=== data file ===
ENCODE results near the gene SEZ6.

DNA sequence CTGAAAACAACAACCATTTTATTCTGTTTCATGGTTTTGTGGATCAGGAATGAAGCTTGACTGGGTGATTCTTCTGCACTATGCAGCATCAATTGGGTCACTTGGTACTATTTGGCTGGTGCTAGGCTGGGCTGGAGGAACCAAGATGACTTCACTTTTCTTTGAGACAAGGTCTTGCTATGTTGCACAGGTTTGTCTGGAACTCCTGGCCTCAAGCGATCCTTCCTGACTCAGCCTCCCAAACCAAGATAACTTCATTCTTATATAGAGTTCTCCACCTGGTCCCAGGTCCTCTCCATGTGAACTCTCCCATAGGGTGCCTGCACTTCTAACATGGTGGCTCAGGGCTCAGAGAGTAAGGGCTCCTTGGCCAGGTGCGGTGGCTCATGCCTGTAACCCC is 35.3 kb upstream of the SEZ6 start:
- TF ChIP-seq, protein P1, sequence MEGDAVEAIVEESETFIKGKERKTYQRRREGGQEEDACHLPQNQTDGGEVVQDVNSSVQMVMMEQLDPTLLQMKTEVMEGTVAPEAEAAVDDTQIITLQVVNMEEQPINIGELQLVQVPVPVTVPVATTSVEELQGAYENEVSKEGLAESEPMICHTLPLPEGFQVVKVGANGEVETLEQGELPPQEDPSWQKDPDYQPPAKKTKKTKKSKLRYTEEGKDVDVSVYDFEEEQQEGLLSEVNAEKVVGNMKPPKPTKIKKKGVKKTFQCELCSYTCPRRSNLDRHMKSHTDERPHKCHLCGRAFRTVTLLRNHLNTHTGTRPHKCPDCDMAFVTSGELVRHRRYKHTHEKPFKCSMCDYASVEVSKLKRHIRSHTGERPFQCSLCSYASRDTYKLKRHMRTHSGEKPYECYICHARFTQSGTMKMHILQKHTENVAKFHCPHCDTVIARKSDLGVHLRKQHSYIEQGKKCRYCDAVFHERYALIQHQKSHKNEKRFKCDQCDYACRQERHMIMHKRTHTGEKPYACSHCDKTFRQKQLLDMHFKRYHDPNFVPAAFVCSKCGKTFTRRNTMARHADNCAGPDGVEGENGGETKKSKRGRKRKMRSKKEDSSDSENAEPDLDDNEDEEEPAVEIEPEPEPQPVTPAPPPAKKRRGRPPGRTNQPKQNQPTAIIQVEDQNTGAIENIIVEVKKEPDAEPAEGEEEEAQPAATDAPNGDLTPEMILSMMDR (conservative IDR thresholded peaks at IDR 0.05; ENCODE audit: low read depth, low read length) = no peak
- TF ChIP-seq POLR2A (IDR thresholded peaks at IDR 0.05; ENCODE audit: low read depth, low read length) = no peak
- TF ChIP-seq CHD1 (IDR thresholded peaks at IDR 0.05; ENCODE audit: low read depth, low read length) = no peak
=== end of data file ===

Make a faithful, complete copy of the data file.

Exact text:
ENCODE results near the gene SEZ6.

DNA sequence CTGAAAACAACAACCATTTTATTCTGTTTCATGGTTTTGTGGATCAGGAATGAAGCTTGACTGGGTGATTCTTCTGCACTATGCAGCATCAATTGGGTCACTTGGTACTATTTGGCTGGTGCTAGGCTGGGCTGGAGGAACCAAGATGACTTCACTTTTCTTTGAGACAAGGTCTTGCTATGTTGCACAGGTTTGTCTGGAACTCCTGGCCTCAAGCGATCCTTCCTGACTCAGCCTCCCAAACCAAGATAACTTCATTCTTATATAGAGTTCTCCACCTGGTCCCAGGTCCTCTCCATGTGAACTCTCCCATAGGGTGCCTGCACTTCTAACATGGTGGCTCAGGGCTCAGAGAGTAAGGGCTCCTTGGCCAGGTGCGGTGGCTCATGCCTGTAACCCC is 35.3 kb upstream of the SEZ6 start:
- TF ChIP-seq, protein P1, sequence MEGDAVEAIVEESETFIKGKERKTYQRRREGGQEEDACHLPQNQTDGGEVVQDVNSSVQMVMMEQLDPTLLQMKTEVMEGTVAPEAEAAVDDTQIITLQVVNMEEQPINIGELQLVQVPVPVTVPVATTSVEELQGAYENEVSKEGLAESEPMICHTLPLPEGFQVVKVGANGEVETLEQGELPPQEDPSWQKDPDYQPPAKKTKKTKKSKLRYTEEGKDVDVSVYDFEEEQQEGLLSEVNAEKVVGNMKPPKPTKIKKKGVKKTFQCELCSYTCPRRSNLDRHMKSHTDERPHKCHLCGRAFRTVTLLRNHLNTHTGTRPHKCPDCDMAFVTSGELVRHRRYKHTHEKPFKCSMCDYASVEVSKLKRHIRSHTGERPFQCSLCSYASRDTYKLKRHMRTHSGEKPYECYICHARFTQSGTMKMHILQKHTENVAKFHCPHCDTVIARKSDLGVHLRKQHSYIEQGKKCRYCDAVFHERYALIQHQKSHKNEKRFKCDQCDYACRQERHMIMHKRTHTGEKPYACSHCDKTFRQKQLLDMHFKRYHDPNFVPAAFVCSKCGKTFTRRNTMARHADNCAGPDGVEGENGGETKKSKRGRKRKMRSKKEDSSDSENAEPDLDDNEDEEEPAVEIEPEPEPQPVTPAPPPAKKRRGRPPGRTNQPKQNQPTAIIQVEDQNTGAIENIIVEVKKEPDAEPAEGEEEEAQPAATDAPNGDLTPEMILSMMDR (conservative IDR thresholded peaks at IDR 0.05; ENCODE audit: low read depth, low read length) = no peak
- TF ChIP-seq POLR2A (IDR thresholded peaks at IDR 0.05; ENCODE audit: low read depth, low read length) = no peak
- TF ChIP-seq CHD1 (IDR thresholded peaks at IDR 0.05; ENCODE audit: low read depth, low read length) = no peak